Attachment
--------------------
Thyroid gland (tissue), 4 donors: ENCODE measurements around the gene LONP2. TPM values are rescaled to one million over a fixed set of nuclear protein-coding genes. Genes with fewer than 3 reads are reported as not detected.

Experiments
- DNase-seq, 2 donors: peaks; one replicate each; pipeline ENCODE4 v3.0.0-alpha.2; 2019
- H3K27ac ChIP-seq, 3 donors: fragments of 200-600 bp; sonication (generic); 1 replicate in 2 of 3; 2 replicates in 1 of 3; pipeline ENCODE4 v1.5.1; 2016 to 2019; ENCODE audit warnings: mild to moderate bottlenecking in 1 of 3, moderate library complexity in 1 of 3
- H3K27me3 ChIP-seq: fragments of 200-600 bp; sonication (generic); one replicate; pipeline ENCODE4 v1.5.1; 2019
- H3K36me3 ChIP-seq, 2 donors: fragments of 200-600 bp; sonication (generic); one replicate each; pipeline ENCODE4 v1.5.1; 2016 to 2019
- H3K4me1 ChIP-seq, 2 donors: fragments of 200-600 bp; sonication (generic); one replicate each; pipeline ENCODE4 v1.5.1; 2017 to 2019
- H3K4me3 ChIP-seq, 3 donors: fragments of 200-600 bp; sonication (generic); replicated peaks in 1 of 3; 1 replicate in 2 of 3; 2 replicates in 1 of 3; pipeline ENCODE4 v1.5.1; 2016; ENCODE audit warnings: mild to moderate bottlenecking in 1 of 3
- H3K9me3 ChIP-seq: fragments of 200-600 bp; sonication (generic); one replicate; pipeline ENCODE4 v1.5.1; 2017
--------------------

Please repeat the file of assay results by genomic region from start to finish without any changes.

Thyroid gland (tissue), 4 donors: ENCODE measurements around the gene LONP2. TPM values are rescaled to one million over a fixed set of nuclear protein-coding genes. Genes with fewer than 3 reads are reported as not detected.

Experiments
- DNase-seq, 2 donors: peaks; one replicate each; pipeline ENCODE4 v3.0.0-alpha.2; 2019
- H3K27ac ChIP-seq, 3 donors: fragments of 200-600 bp; sonication (generic); 1 replicate in 2 of 3; 2 replicates in 1 of 3; pipeline ENCODE4 v1.5.1; 2016 to 2019; ENCODE audit warnings: mild to moderate bottlenecking in 1 of 3, moderate library complexity in 1 of 3
- H3K27me3 ChIP-seq: fragments of 200-600 bp; sonication (generic); one replicate; pipeline ENCODE4 v1.5.1; 2019
- H3K36me3 ChIP-seq, 2 donors: fragments of 200-600 bp; sonication (generic); one replicate each; pipeline ENCODE4 v1.5.1; 2016 to 2019
- H3K4me1 ChIP-seq, 2 donors: fragments of 200-600 bp; sonication (generic); one replicate each; pipeline ENCODE4 v1.5.1; 2017 to 2019
- H3K4me3 ChIP-seq, 3 donors: fragments of 200-600 bp; sonication (generic); replicated peaks in 1 of 3; 1 replicate in 2 of 3; 2 replicates in 1 of 3; pipeline ENCODE4 v1.5.1; 2016; ENCODE audit warnings: mild to moderate bottlenecking in 1 of 3
- H3K9me3 ChIP-seq: fragments of 200-600 bp; sonication (generic); one replicate; pipeline ENCODE4 v1.5.1; 2017